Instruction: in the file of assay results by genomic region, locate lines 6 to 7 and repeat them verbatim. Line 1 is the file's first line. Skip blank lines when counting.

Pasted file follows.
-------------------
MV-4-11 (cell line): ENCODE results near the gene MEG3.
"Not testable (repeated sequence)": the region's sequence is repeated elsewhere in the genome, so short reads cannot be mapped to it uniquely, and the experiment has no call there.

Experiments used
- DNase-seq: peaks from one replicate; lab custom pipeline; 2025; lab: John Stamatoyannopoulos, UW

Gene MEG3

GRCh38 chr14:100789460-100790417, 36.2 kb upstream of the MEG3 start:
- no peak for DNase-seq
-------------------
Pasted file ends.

GRCh38 chr14:100789460-100790417, 36.2 kb upstream of the MEG3 start:
- no peak for DNase-seq